Know How To Use Epinephrine During A Child’s Allergic Reaction
When a child is having a severe allergic reaction, or anaphylaxis, parents need to reach quickly for an EpiPen, Twinject or other self-injectable epinephrine product prescribed by their physician, and use it with confidence. It might save the child's life.
Yet a recent survey of parents of children with food allergies revealed most parents were uncomfortable administering their EpiPen: They were afraid they wouldn't recognize the signs and symptoms of anaphylaxis and feared hurting their children or forgetting how to use the device in an emergency. The authors concluded that health care professionals should take every opportunity to train parents on how to use the EpiPen properly.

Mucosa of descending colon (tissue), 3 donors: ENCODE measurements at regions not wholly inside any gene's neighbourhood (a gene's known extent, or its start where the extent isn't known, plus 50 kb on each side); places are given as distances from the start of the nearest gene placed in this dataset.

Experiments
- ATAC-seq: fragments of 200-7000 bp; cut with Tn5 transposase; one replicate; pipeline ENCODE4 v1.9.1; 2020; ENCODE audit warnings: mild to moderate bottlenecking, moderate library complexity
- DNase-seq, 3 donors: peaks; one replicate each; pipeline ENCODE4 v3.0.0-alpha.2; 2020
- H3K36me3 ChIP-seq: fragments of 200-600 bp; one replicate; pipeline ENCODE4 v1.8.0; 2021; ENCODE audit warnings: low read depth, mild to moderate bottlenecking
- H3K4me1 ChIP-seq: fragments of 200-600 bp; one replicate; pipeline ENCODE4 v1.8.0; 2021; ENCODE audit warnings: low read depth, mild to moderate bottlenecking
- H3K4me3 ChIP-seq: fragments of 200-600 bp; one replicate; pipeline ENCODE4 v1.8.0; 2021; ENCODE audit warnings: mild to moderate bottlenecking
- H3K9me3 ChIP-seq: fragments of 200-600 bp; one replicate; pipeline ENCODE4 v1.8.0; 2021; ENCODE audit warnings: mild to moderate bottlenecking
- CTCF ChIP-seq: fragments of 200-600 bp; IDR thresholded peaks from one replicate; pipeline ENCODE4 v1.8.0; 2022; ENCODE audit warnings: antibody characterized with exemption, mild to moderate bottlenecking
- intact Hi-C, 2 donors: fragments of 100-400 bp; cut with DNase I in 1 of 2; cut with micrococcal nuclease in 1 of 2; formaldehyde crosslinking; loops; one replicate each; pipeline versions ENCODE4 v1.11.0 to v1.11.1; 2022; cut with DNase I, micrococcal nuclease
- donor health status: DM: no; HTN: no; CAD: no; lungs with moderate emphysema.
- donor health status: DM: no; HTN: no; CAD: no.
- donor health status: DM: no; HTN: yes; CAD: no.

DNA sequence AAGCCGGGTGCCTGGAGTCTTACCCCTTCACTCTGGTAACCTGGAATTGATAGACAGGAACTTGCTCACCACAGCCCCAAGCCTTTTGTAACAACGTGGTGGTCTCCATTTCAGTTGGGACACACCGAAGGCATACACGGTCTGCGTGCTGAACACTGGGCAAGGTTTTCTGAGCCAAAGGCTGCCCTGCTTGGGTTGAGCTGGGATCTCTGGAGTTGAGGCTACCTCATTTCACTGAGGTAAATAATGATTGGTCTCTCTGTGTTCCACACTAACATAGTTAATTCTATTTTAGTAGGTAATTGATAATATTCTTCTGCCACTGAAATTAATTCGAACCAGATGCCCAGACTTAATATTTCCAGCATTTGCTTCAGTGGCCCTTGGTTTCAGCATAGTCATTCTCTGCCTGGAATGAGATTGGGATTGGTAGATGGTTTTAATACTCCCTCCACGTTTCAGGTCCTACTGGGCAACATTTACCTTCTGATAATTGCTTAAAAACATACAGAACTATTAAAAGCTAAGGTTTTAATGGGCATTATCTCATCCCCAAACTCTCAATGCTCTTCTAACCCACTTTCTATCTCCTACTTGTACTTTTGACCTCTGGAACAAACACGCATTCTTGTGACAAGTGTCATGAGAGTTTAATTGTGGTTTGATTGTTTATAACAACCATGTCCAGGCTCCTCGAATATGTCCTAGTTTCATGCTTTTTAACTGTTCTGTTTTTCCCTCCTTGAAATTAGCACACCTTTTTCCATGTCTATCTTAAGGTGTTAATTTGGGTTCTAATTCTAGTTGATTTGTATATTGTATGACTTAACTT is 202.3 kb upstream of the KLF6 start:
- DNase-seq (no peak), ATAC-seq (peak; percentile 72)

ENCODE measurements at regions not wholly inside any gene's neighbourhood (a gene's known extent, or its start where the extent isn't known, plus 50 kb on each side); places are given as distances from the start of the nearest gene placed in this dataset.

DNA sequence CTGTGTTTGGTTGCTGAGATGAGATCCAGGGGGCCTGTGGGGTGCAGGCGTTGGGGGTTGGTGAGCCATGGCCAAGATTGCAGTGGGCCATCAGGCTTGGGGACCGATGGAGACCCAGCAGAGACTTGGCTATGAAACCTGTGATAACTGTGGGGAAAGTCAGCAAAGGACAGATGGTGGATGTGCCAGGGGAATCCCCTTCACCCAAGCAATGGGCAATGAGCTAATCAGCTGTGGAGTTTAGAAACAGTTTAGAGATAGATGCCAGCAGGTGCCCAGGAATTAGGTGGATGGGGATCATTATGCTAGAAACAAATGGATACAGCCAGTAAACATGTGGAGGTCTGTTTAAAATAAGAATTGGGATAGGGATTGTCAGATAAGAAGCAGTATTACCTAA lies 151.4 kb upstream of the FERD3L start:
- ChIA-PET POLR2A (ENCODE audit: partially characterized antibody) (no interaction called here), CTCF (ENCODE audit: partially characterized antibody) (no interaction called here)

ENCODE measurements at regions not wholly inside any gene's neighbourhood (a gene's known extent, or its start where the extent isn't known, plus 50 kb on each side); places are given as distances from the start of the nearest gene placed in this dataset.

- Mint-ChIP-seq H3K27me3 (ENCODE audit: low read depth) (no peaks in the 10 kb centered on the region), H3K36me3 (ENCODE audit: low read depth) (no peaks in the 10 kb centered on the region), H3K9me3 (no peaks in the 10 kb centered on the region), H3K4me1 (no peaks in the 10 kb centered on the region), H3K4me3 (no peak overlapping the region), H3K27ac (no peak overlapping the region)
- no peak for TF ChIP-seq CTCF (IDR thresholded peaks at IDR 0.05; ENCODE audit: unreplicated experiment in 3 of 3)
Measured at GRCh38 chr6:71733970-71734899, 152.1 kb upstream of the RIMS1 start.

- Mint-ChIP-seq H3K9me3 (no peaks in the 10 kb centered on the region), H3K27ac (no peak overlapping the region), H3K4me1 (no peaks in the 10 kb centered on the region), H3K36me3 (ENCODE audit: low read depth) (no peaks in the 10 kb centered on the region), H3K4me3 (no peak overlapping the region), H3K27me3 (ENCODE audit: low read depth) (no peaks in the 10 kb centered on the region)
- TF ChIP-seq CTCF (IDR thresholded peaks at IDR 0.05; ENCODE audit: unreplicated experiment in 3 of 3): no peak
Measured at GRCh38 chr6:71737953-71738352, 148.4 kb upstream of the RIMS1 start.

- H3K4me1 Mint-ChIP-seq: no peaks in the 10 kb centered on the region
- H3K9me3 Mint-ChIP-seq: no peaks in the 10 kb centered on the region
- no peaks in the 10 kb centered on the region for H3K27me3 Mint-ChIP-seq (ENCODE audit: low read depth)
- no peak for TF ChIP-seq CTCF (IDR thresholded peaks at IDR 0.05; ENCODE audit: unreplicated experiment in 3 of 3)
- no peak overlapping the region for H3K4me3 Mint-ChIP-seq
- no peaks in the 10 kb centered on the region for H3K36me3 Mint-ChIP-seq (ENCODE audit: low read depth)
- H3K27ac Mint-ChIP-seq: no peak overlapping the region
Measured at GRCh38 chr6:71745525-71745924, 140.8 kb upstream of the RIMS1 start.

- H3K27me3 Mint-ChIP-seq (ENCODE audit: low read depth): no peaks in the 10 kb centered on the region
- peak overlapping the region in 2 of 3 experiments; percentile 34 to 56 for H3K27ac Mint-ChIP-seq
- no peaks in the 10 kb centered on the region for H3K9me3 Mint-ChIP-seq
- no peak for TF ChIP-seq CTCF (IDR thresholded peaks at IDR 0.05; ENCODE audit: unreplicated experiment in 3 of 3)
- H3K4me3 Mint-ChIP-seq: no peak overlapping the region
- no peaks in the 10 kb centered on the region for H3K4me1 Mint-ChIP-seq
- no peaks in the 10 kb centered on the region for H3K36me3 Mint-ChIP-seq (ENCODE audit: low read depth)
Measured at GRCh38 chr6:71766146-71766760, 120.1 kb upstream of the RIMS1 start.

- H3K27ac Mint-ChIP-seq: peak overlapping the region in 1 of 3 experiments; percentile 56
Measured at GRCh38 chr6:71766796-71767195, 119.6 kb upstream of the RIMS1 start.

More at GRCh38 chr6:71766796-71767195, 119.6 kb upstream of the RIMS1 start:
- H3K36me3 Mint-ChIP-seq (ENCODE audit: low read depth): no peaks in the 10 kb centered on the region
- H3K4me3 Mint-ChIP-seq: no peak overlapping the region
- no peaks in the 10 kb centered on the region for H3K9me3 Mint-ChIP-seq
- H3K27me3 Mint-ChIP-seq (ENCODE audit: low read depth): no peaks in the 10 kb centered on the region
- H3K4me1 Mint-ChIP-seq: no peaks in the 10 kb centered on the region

So how can you tell if a child is having a severe allergic reaction?
Symptoms of anaphylaxis can include hives, shortness of breath, cough, wheezing, chest tightness, congestion, flushing of skin, nausea, vomiting, diarrhea and swelling of lips and tongue.
During a potentially dangerous reaction to foods, insect stings or bites, drugs or other substances, the injected epinephrine (adrenaline) acts quickly to open the airway, reduce throat swelling and maintain blood pressure.
Alyson Sulaski Wyckoff
2005 American Academy of Pediatrics.
AAP News www.aapnews.org December 2005
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